top of page
_D8E0993 E view in nave.jpg


In about 1017, soon after his marriage to Emma of Normandy, King Canute granted a land called 'Rammesleah' to the Abbey at Fecamp in Normandy.


Construction of the present church in around 1180 was probably funded by the Abbott of Fecamp.


Until 1413 Brede remained under the domination of the Abbey and the parish was served by its Benedictine monks until 'alien' (foreign) priories were dissolved buring the reign of King Henry VIII.


The name of the village is first found in a charter of c1030 and comes from Olde English 'bredu' meaning breadth' referring to the wide river to the south.


The River Brede later took its name from the village.


The Church is dedicated to St. George, probably a soldier martyred in Palestine in the early 4th century.


Besides also being Patron Saint of England he is remembered above all for the legend of 'St. George and the Dragon'.


There is a window dedicated to him at the west end of the north aisle and a statue near the altar in the church.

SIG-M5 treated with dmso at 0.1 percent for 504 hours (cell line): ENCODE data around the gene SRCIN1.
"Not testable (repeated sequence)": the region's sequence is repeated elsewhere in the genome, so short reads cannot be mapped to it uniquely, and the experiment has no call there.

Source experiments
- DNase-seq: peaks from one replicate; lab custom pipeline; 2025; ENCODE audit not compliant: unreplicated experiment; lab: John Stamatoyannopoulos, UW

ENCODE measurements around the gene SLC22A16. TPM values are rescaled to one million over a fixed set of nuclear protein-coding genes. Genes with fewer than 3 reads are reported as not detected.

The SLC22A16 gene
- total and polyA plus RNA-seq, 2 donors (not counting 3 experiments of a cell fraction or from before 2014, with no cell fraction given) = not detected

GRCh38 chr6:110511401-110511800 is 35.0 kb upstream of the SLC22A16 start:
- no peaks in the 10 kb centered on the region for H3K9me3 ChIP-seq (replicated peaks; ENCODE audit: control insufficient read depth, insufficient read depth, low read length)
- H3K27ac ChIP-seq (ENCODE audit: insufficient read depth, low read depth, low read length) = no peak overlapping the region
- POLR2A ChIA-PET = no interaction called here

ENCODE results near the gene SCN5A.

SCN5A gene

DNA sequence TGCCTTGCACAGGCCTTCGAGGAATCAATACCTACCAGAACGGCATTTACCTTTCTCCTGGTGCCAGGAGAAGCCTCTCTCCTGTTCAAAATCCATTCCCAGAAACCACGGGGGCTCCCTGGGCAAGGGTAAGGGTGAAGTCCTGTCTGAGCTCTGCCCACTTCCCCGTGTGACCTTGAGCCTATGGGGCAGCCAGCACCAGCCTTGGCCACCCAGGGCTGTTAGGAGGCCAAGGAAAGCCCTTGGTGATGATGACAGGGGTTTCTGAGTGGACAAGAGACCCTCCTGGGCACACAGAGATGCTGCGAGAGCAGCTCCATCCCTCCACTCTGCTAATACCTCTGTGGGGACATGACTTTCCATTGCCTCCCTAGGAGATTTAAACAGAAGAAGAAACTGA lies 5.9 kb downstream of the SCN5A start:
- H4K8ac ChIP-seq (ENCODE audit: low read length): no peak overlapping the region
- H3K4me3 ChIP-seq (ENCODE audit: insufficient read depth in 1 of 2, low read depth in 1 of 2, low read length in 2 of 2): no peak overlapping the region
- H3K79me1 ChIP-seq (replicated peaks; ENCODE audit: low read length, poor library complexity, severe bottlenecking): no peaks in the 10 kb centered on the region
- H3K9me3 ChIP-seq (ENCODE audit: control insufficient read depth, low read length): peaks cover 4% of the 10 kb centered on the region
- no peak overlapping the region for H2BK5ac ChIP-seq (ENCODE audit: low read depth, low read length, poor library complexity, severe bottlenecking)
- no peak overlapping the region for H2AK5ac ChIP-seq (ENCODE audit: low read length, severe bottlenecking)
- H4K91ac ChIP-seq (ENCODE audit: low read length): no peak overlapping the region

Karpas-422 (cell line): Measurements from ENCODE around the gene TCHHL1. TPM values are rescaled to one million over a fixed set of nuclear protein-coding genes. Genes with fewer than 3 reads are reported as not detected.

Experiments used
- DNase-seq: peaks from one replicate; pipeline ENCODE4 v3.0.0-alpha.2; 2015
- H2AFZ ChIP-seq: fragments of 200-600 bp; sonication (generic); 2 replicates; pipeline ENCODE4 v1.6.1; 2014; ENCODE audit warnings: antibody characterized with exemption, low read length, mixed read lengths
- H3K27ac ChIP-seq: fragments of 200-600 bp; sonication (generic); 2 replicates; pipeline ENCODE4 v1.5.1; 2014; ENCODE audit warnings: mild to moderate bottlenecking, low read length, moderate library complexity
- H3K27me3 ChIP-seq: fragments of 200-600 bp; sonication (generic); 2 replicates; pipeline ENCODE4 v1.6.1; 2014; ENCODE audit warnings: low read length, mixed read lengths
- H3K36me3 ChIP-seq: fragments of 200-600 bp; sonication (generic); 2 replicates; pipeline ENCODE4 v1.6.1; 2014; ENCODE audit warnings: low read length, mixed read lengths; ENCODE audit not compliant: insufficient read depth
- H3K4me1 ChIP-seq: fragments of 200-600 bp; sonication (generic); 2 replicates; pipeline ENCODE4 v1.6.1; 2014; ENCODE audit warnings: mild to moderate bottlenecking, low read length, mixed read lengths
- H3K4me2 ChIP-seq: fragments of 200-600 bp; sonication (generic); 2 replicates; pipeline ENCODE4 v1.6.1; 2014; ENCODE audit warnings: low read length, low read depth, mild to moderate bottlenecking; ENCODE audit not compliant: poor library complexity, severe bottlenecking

Very little of the earlier Norman building remains and the structure of the Church developed over a period of some 400 years from the 12th century onwards.


From the exterior, much of what one sees is 15th century architecture. The walls were built of local sandstone and ironstone.  High on a buttress near the porch is a brass sundial dated 1826.


The view of the Brede valley and the hills beyond is magnificent.

C35 Brede church summer 1983 17mm lens.jpg


  • The promotion of the Gospel of our Lord Jesus Christ according to the doctrines and practices of the Church of England.

  • Promoting the whole mission of the church, pastoral, social, evangelical and ecumenical.

  • To know Jesus better and make Him better known.

  • Facilitating putting faith into practice through prayer, scripture and sacrament.

  • Reaching out to the un-churched through the provision of Messy Church.

  • Practical support and care for people in the parish, from the youngest to the oldest, irrespective of level of need or ability to pay.

  • Providing financial support to those in need and to other organisations with similar objectives.

  • Fulfilling the above so that we may enable as many people as possible to worship at our church, and become part of our parish community.

  • Involving the community through our Easter, Harvest, Remembrance and Christmas celebrations.

  • Maintaining the fabric of the church building as an historic centre and focus of life in the village.

bottom of page